London: The latest set of witness statements released by a UK-based website set up to unravel the mystery surrounding Netaji Subhas Chandra Bose’s death seem to confirm that the freedom fighter died as a result of a plane crash in Taiwan.
Five witnesses, which include Netaji’s close associate, two Japanese doctors, an interpreter and a Taiwanese nurse, have been quoted as corroborating that the founder of the Indian National Army (INA) died on 18 August 1945 following a plane crash on the outskirts of an airfield in Taipei.
“There are no two opinions between the five witnesses about the fact that Bose’s end came on the night of 18 August 1945,” www.bosefiles.info said in a statement. Colonel Habibur Rehman Khan, Bose’s aide-de-camp (ADC) who was with him on the fateful day and survived the crash, submitted a statement written and signed on 24 August 1945 six days after the crash confirming Bose’s last words to him.
“Prior to his death he (Bose) told me that his end was near and asked me to convey a message from him to our countrymen to the following effect: ‘I have fought to the last for India’s independence and now am giving my life in the same attempt. Countrymen! Continue the independence fight. Before long India will be free. Long Live Azad Hind’,” the statement reads.
In September 1945, two intelligence teams from India led by police officers named Finney and Davis, assisted by H K Roy and K.P. De, went to Bangkok, Saigon and Taipei to investigate. They concluded Bose had died as a result of the air tragedy.
They seized a copy of a telegram from the Chief of Staff of the Japanese Southern Army to Hikari Kikan, a body set up to liaise between the Japanese government and Bose’s “Provisional Government of Free India”.
Using the code “T” for Bose, the cable dated 20 August 1945 said: “T”, while on his way to the capital (Tokyo), as a result of an accident to his aircraft at TAIHOKU (Japanese name for Taipei) at 1400 hours on the 18th was seriously injured and died at midnight on the same date.”
Between May and July of 1946, Lt Col J G Figgess of the British Army interrogated six Japanese officials in Tokyo in connection with the incident, including Japanese doctor Toyoshi Tsuruta, who was present at the Nanmon Military Hospital near the crash site where Bose was rushed to after the crash.
Dr Tsuruta submitted to Figgess:”…Bose asked him in English if he would sit with him throughout the night. However, shortly after seven o’clock (in the evening) he suffered a relapse and although the doctor once again administered a camphor injection he sank into a coma and died shortly afterwards.”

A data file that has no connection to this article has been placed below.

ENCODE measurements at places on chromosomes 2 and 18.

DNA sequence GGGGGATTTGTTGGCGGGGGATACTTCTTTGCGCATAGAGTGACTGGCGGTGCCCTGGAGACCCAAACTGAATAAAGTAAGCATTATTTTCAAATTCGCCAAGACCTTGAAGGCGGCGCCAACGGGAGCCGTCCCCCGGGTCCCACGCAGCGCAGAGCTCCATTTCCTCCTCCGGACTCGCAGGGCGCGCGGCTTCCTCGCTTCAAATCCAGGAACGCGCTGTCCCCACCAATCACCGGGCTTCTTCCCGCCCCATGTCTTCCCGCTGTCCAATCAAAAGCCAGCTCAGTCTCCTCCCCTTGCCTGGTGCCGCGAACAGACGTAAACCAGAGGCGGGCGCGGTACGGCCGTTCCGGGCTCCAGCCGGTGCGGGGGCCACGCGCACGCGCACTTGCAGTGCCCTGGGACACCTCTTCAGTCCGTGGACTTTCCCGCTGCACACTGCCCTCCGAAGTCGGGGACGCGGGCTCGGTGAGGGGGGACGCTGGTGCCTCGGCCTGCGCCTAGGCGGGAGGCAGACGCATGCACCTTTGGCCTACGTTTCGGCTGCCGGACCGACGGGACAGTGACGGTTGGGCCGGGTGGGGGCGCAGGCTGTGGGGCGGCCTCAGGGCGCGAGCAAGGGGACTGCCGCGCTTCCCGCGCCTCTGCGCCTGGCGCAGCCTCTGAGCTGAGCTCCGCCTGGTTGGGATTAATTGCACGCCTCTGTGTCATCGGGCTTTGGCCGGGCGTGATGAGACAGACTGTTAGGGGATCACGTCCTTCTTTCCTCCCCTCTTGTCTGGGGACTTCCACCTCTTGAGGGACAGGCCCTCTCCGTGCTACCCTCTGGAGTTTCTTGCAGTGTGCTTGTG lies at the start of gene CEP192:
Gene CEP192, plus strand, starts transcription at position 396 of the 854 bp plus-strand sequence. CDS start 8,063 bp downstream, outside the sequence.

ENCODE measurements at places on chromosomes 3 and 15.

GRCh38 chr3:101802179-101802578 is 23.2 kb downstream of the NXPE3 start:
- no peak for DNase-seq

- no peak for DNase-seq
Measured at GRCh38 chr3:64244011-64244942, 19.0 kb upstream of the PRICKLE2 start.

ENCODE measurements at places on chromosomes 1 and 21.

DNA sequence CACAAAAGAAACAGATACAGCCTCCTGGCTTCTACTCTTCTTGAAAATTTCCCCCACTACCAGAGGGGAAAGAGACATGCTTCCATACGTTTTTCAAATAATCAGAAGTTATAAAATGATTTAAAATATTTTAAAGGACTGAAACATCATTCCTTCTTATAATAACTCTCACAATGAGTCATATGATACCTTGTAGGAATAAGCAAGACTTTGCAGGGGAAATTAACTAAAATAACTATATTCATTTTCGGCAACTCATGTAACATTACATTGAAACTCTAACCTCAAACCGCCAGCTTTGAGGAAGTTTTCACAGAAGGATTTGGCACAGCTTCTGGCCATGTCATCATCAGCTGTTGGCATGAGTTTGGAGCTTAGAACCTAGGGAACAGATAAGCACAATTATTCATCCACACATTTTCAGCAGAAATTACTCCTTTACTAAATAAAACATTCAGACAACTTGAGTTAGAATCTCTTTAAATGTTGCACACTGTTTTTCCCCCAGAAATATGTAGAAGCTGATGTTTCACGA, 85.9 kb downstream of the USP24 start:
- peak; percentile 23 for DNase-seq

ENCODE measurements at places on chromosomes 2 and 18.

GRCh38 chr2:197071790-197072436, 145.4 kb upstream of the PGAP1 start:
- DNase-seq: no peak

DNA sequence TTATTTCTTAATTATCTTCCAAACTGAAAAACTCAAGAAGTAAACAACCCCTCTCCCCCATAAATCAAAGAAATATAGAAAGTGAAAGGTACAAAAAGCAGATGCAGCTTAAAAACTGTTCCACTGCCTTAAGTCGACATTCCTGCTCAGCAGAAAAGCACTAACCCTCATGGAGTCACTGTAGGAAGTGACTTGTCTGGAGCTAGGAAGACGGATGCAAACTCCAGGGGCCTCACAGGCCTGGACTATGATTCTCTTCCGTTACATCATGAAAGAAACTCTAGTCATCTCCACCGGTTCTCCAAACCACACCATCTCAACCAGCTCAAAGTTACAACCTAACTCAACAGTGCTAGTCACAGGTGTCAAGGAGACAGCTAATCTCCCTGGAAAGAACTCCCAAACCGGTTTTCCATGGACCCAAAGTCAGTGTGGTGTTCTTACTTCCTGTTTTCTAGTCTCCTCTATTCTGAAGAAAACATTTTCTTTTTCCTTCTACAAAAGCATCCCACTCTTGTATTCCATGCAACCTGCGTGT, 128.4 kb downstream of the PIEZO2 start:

Tsan Pi Sha, a nurse at the same hospital, confirmed this account in in September 1946 to Harin Shah, a journalist with Mumbai’s ‘Free Press Journal’, who visited Taipei to investigate the matter. She said: “He died here. I was by his side…He died on 18 August last year (1945), (Subhas) Chandra Bose.
“I am a surgical nurse and took care of him till he died…I was instructed to apply olive oil all over his body and that I did.” “Whenever he regained briefly his consciousness, he felt thirsty. With slight groaning, he would ask for water. I gave him water several times.”
She, then, took Shah to the south-west corner of the ward and to the bed where Bose passed away.
The medical officer in charge of the hospital was Captain Taneyoshi Yoshimi of the Japanese Army. The first of several testimonies provided by Dr Yoshimi was on 19 October 1946 at Stanley Gaol in Hong Kong, where he was imprisoned by British authorities after World War II. This was recorded by Captain Alfred Turner of the War Crimes Liaison Section of Taiwan.
He said: “When he was laid on the bed (of the hospital), I personally cleaned his (Bose’s) injuries with oils and dressed them. He was suffering from extensive burns over the whole of his body, though the most serious were those on his head, chest and thighs. There was very little left on his head in the way of hair or other identification marks.
“As most of his speaking was in English, a request for an interpreter was made, and one was sent from the civil government offices named Nakamura. He informed me that he had very often interpreted for (Subhas) Chandra Bose and had had many conversations with him. He appeared to have no doubt that the man he was speaking with was Chandra Bose.
“After the fourth hour (following his admission to the hospital) he appeared to be sinking into unconsciousness. He murmured and muttered in his state of coma, but never regained consciousness. At about 2300 hours he died.”
Dr Yoshimi went on to appear before both the Major General. Shah Nawaz led Netaji Inquiry Committee in 1956 and the 1974 Justice G.D. Khosla Commission.
In one of his later interviews to Ashis Ray, creator of www.bosefiles.info, in 1995, Dr Yoshimi said: “A lieutenant called Nonomiya told me this is Mr Chandra Bose, a very important person, and that I should save his life at any cost. That’s how I knew who he (Bose) was.”
He recalled that when it seemed obvious to him that Bose’s condition was sinking, he asked the patient: “What can I do for you?” Bose replied: “I feel as if blood is rushing to my head. I would like to sleep a while.” Dr Yoshimi gave him an injection and after some time he was no more.
The interpreter, Nakamura, deposed before the Inquiry Committee that there was “not a word of complaint either of pain or suffering from his lips. This composure of Netaji (Bose) surprised all of us.” He went on to say that after Bose expired, the Japanese officers in the room stood in one line and saluted his body.